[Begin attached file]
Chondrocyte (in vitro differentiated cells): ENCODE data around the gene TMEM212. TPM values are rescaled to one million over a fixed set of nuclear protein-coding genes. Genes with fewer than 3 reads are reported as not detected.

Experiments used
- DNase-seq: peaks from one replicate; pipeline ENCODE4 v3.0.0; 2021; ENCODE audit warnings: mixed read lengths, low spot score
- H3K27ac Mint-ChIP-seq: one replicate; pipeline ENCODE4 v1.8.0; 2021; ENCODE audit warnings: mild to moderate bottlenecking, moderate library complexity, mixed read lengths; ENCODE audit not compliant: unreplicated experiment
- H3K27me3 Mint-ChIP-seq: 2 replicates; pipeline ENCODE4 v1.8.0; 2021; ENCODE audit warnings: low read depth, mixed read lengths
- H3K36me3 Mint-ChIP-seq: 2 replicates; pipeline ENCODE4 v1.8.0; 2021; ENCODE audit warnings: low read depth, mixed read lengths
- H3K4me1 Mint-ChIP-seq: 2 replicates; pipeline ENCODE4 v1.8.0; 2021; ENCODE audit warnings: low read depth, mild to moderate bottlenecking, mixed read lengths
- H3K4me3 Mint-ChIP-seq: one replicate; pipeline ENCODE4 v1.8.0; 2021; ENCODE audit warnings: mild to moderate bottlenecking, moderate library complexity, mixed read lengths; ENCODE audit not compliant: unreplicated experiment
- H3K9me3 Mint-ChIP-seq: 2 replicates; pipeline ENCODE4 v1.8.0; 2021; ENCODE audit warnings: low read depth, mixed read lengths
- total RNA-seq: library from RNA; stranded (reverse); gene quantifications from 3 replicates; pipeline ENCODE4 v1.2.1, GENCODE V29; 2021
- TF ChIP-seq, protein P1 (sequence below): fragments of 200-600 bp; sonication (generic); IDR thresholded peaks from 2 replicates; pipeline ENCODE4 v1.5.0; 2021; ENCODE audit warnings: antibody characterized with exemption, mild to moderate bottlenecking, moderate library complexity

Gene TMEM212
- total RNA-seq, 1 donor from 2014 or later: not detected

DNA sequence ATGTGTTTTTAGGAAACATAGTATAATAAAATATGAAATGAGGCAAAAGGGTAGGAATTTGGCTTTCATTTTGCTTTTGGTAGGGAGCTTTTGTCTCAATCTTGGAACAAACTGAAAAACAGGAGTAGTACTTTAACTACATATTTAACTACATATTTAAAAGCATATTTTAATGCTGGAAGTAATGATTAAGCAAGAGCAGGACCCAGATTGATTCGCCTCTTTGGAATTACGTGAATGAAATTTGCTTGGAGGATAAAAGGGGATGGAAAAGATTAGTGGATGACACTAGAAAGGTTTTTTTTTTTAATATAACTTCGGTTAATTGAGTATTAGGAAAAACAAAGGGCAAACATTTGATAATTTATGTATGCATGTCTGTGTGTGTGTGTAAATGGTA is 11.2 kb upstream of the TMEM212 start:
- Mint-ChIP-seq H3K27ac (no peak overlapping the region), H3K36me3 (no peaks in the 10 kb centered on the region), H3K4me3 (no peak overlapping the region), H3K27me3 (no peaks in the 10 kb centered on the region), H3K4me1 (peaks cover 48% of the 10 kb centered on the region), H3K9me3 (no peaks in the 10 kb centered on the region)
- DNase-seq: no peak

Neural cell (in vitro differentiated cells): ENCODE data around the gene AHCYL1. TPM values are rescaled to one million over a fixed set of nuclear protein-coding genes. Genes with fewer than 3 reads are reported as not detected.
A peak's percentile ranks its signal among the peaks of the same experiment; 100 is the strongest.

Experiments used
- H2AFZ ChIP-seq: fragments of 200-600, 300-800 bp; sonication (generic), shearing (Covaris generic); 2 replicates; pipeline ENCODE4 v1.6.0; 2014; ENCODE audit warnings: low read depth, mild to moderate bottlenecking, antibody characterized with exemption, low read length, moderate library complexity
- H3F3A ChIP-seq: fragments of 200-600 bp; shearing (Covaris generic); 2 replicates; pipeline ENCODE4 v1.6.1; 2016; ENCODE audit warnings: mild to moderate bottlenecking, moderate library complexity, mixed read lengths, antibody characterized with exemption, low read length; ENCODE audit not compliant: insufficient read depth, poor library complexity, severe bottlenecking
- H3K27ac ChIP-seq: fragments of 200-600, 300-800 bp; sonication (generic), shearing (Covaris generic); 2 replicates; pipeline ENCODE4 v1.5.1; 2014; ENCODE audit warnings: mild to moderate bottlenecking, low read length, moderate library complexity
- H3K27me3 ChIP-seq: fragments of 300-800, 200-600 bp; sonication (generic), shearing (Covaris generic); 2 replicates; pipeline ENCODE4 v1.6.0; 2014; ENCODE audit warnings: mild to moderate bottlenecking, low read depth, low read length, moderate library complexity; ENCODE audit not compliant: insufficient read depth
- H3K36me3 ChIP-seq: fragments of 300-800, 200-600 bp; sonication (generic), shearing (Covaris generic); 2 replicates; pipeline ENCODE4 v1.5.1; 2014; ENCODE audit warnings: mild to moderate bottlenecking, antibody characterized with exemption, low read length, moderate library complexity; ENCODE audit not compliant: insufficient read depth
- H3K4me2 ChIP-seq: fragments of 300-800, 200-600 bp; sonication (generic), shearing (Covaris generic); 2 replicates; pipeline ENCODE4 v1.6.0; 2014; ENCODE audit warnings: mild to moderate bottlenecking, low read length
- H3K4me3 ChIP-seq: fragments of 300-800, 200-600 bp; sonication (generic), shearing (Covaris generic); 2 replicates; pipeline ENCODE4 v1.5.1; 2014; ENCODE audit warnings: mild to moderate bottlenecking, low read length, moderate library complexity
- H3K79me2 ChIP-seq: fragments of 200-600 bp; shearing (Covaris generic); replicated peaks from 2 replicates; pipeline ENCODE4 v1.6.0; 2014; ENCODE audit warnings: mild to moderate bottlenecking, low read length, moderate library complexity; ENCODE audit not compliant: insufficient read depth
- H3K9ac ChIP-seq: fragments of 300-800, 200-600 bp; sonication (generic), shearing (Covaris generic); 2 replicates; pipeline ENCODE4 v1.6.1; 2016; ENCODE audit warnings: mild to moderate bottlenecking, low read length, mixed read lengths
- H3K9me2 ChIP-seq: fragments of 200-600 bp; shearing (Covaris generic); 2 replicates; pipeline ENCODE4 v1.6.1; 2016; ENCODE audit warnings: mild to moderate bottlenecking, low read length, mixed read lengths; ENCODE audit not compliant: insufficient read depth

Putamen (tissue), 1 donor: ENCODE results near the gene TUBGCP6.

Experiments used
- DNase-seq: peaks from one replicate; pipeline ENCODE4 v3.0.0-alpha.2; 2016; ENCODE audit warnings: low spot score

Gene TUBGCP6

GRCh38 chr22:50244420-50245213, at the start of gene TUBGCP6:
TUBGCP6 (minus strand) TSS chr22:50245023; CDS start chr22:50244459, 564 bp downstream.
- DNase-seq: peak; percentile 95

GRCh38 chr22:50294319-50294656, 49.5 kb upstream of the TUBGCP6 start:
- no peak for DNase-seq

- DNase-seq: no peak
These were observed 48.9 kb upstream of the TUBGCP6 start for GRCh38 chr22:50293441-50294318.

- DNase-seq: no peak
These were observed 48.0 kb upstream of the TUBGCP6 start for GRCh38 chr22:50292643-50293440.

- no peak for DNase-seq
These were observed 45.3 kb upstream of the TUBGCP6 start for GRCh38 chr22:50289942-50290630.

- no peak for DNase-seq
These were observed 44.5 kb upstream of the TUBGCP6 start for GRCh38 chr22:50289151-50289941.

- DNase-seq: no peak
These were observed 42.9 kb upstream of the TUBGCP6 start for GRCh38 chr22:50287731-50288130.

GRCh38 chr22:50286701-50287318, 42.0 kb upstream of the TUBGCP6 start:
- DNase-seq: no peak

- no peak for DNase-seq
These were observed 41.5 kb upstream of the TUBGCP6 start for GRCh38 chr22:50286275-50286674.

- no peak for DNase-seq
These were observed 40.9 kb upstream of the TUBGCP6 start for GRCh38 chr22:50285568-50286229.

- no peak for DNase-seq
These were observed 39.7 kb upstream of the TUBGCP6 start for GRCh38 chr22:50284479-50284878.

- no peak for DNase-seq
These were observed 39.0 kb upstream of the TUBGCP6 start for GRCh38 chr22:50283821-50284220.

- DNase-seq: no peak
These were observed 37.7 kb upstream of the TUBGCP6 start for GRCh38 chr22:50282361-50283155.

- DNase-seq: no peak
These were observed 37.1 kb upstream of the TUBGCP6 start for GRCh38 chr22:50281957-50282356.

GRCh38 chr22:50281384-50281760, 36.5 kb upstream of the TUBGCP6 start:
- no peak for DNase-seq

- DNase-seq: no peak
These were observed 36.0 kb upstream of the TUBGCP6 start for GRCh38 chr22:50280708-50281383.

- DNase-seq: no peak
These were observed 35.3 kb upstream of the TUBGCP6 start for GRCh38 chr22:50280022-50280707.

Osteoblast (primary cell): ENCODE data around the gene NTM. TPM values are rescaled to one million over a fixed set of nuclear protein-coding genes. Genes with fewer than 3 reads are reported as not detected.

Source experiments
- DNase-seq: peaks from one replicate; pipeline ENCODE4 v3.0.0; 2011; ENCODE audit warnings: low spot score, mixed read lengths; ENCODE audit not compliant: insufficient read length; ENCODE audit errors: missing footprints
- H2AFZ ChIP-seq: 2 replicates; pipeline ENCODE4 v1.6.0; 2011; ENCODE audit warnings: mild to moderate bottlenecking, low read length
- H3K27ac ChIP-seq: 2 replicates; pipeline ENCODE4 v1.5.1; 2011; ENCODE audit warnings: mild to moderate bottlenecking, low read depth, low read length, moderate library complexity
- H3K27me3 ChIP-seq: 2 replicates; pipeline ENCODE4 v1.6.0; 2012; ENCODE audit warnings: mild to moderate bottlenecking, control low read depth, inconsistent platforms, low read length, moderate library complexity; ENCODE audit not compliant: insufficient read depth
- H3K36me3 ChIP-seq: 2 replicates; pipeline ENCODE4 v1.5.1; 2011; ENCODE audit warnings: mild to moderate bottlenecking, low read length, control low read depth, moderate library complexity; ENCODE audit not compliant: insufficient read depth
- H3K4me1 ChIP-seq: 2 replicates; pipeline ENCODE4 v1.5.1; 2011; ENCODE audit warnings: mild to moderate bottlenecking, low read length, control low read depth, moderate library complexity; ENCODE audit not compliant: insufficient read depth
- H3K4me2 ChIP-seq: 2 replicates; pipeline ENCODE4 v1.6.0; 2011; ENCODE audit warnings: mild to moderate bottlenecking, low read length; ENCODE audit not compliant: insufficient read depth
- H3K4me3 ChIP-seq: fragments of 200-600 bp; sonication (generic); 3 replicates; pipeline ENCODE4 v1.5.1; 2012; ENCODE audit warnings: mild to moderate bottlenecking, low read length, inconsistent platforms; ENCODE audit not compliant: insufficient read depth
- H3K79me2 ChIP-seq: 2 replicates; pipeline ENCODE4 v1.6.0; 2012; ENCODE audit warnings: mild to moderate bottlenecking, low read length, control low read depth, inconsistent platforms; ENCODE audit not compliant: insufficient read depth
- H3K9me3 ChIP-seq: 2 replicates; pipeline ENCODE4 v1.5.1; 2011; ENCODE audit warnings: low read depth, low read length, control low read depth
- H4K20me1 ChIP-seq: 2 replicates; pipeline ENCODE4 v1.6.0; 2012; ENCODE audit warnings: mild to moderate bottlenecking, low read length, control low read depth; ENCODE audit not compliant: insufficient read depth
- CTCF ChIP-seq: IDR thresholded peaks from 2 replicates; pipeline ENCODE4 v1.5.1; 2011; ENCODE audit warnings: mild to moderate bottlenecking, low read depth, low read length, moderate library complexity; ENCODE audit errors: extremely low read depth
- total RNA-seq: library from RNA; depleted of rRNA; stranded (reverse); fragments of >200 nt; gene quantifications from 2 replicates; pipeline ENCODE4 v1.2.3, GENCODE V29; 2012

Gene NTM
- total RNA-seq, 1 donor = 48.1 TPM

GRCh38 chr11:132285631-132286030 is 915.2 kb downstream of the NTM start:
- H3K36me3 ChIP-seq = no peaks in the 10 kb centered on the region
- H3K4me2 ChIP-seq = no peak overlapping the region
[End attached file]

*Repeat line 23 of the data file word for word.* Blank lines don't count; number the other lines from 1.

- H3K27me3 ChIP-seq: fragments of 300-800, 200-600 bp; sonication (generic), shearing (Covaris generic); 2 replicates; pipeline ENCODE4 v1.6.0; 2014; ENCODE audit warnings: mild to moderate bottlenecking, low read depth, low read length, moderate library complexity; ENCODE audit not compliant: insufficient read depth